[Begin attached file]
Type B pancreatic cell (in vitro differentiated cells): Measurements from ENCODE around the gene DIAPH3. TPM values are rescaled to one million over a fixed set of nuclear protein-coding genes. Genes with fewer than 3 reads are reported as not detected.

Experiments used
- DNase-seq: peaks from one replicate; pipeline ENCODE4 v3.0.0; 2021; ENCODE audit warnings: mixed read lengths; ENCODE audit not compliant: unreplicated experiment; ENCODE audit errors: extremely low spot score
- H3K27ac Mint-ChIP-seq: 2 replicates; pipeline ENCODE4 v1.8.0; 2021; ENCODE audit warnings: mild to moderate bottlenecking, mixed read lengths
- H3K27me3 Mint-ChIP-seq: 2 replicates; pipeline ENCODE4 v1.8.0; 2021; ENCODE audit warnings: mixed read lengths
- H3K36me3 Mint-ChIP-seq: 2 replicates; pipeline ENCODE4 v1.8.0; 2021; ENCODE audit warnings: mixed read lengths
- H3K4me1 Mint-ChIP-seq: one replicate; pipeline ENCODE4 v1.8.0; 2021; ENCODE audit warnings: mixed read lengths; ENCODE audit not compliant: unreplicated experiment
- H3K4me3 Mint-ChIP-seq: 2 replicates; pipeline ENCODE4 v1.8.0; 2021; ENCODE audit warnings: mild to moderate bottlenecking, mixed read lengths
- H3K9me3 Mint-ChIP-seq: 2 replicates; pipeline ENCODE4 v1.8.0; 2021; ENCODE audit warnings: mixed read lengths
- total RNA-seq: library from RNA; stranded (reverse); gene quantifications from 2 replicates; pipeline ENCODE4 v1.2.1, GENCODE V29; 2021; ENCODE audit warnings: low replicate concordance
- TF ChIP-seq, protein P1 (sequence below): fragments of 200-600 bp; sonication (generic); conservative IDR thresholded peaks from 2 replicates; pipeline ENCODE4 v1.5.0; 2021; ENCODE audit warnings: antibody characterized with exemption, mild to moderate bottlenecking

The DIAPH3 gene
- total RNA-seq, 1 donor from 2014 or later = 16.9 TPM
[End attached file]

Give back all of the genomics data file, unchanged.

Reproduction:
Type B pancreatic cell (in vitro differentiated cells): Measurements from ENCODE around the gene DIAPH3. TPM values are rescaled to one million over a fixed set of nuclear protein-coding genes. Genes with fewer than 3 reads are reported as not detected.

Experiments used
- DNase-seq: peaks from one replicate; pipeline ENCODE4 v3.0.0; 2021; ENCODE audit warnings: mixed read lengths; ENCODE audit not compliant: unreplicated experiment; ENCODE audit errors: extremely low spot score
- H3K27ac Mint-ChIP-seq: 2 replicates; pipeline ENCODE4 v1.8.0; 2021; ENCODE audit warnings: mild to moderate bottlenecking, mixed read lengths
- H3K27me3 Mint-ChIP-seq: 2 replicates; pipeline ENCODE4 v1.8.0; 2021; ENCODE audit warnings: mixed read lengths
- H3K36me3 Mint-ChIP-seq: 2 replicates; pipeline ENCODE4 v1.8.0; 2021; ENCODE audit warnings: mixed read lengths
- H3K4me1 Mint-ChIP-seq: one replicate; pipeline ENCODE4 v1.8.0; 2021; ENCODE audit warnings: mixed read lengths; ENCODE audit not compliant: unreplicated experiment
- H3K4me3 Mint-ChIP-seq: 2 replicates; pipeline ENCODE4 v1.8.0; 2021; ENCODE audit warnings: mild to moderate bottlenecking, mixed read lengths
- H3K9me3 Mint-ChIP-seq: 2 replicates; pipeline ENCODE4 v1.8.0; 2021; ENCODE audit warnings: mixed read lengths
- total RNA-seq: library from RNA; stranded (reverse); gene quantifications from 2 replicates; pipeline ENCODE4 v1.2.1, GENCODE V29; 2021; ENCODE audit warnings: low replicate concordance
- TF ChIP-seq, protein P1 (sequence below): fragments of 200-600 bp; sonication (generic); conservative IDR thresholded peaks from 2 replicates; pipeline ENCODE4 v1.5.0; 2021; ENCODE audit warnings: antibody characterized with exemption, mild to moderate bottlenecking

The DIAPH3 gene
- total RNA-seq, 1 donor from 2014 or later = 16.9 TPM